As an active person, being stuck at home due to the COVID-19 outbreak could be taking a toll on your mental health with gyms and parks shut, no access to proper training and equipment.
Sports psychologists warn that prolonged isolation may have a major impact on mental health of athletes, whose mental strength and self-esteem are intrinsically linked to their physical prowess.
Being a creature of habit you are not used to suddenly being confined in one place. So, if you feel the negativity and doubts rising in this time of uncertainty, remember that you are not alone. It is natural to have these fears and anxiety about the future.
Divya Jain, head of psychological services for the department of mental health and behavioural sciences at Fortis saw an uptick in the number of athletes who have complained about frustration. With no clear end goal, a lack of motivation has crept into a few of them. Their issues range from sleeplessness, loneliness, lack of motivation, frustration and anxiety.
Elite athletes suffer from depression at a rate very similar to the general population, which are generally in the range of 4-68%. But the stigma around mental health in sports culture can make it difficult to recognise the signs early on or even reach out for help.
A recent study revealed about one out of six international track and field athletes reported having experienced suicidal ideation. Top athletes possess exceptional drive, talent and the ability to perform under relentless pressure but they are no less vulnerable to mental health problems.
COVID-19 has been anything but predictable. Getting out of a routine and trying to work figure out how to use your free time is a struggle many fitness enthusiast and athletes are facing.
Now more than ever, you will need to appreciate the distinction between your sporting goals (what you want to achieve) and your purpose (why you started your journey).
Despite all the negative headlines, the good news is that the virus can’t infect your drive to continue your training and fitness goals.
Ways to address mental health and stay motivated
To get through these unchartered waters, it’s important to remember that you as an athlete are no stranger to adversity. You thrive in it. This pandemic has evened the playing field as athletes around the world are on the same team in a competition that is far bigger than any sport.
Here’s our advice:
Acceptance could be the key to fighting this mental battle.
Once you accept that this is what it is, then you can divert your attention and energies towards limiting the amount of deconditioning that happens so that you can get back faster when this is all over.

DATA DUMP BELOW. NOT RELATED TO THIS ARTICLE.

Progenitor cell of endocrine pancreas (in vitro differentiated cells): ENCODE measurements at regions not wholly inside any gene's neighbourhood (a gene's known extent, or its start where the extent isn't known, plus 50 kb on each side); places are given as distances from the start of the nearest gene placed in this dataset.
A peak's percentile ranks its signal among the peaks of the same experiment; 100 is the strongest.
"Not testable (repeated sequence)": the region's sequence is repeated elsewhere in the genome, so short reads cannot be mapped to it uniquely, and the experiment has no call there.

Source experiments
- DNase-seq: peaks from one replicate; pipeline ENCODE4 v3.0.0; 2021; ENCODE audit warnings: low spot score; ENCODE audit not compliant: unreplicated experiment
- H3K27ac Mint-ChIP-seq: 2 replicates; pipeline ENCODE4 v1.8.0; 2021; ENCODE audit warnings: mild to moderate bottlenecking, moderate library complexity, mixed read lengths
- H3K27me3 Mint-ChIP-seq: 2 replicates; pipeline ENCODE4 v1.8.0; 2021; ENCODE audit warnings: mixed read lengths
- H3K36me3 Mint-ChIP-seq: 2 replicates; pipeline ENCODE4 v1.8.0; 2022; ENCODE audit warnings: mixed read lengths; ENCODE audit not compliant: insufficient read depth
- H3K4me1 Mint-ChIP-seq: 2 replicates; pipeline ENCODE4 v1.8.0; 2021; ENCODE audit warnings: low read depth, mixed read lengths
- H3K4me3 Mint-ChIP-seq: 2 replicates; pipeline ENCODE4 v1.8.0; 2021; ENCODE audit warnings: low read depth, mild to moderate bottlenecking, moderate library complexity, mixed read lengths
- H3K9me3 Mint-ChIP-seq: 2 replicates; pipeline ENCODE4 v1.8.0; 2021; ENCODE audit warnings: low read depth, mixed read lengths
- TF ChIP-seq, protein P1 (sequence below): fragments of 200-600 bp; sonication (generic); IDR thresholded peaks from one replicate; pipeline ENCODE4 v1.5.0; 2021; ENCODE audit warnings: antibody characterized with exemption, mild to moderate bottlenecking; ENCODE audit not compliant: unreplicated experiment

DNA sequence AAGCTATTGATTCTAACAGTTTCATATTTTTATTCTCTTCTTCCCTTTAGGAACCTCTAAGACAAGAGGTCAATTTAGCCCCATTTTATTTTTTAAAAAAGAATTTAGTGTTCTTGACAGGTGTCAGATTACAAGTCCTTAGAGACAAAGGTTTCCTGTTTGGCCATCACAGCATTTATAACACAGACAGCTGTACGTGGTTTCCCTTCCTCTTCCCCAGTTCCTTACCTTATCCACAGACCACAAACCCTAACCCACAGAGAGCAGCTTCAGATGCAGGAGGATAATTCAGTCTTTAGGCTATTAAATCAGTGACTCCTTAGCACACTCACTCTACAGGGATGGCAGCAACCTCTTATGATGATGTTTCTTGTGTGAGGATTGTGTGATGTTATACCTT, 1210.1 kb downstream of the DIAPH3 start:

It’s important to keep in mind that your situation is not an isolated incident, you are not falling behind on your training or health. The entire world and all the athletes are in this together.
This acceptance can free up the mind to make space on looking for the solutions rather than being frustrated about the problems.
Don’t be afraid of acknowledging your feelings.
The “be positive” approach causes us to deny the natural vulnerability and sadness that might hinder us from processing our emotions in a healthy manner.
The acceptance of the uncertainty helps create a conducive environment to deal with the mental anguish you might be facing right now.
Focus on the things that you can control
Eating, sleeping, staying connected, having a purpose, thinking ahead and self care. These are the basics that are under your control to get you through one day at a time.
Exercising or training whenever possible, maintaining an effective sleep cycle and good nutrition.
Research suggests that there is a significant relationship between nutrition quality and mental health.
For active individuals a marginal deficiency in the nutrients may impact the body’s ability to repair itself, operate efficiently and fight disease.
So, for athletes who restrict calories or limit food groups may have an increased chance of vitamin and mineral deficiency and thus, making them a vulnerable group of the society.
B-vitamins are particularly important to athletes because they play a role in many metabolic processes that are directly related to exercise performance, including energy production, red-blood-cell formation and muscle building/repair.
Most notably, B-vitamins – especially thiamin, riboflavin, and vitamin B6—are used to convert the foods we eat into energy our bodies can use during exercise. Therefore, adequate intake of the B vitamins is important to ensure optimum energy production and recovery.
Vitamin B12, perhaps the most well-known of all the B vitamins and the one that many of us are deficient in, is vital for neurological function, DNA production and red blood cell development.
Folate and vitamin B12, together, are required for the synthesis of red blood cells and the repair of damaged muscle cells. Deficiency of these two have also been linked to increased risk of depression.
Additionally, B-complex vitamin supplements may help improve symptoms of depression or anxiety. Several studies suggest that B-complex supplements may relieve stress, boost cognitive performance and reduce symptoms of depression and anxiety, even in people without B vitamin deficiencies.
Although the B-vitamins are in whole and enriched grains, dark green vegetables, nuts, and many animal and dairy products; Research suggests athletes and individuals with poor or restricted diets should consider taking a multivitamin or mineral supplement.
We recommend Unived’s Vitamin B Complex, an organic, plant-based, vegan Vitamin B-Complex supplement featuring all 8 essential B-vitamins, as well as Unived’s Vitamin B-12-veg, formulated with the active form of Vitamin B12, Methylcobalamin along with 5-Methyltetrahydrofolate (folate), which is the most biologically active form of folic acid.
Another nutrient that plays a key role in maintenance of mental health is Omega-3 DHA, which is the most abundant omega-3 fatty acid in brain cell membranes.
Omega-3 DHA is essential for the growth and development of the central nervous system during pregnancy, infancy, and childhood; therefore, a sufficient dietary supply of these compounds is essential for normal brain development.